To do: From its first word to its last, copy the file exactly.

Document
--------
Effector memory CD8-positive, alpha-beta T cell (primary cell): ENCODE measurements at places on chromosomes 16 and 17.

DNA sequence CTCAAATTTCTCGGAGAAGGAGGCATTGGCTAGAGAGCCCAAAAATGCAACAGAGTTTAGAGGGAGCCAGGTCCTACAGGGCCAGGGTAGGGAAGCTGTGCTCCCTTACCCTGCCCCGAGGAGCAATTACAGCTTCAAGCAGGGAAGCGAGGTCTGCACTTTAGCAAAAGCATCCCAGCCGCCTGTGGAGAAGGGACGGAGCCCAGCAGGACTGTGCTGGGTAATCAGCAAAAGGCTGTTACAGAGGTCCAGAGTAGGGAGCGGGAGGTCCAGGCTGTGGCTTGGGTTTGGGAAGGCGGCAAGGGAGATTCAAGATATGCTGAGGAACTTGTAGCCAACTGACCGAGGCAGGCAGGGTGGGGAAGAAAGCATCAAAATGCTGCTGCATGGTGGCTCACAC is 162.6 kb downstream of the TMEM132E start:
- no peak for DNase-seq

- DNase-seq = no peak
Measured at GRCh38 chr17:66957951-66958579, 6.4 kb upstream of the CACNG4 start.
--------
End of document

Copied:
Effector memory CD8-positive, alpha-beta T cell (primary cell): ENCODE measurements at places on chromosomes 16 and 17.

DNA sequence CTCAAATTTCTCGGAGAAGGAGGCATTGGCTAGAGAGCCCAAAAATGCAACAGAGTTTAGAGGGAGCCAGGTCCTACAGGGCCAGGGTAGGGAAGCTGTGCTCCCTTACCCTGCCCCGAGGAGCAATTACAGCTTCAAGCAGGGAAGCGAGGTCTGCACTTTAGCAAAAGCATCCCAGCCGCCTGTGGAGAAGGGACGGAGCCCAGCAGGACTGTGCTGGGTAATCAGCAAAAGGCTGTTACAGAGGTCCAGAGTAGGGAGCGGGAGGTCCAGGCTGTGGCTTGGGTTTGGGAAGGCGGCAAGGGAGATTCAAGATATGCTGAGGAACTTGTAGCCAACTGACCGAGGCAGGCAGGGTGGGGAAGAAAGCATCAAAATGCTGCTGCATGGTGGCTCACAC is 162.6 kb downstream of the TMEM132E start:
- no peak for DNase-seq

- DNase-seq = no peak
Measured at GRCh38 chr17:66957951-66958579, 6.4 kb upstream of the CACNG4 start.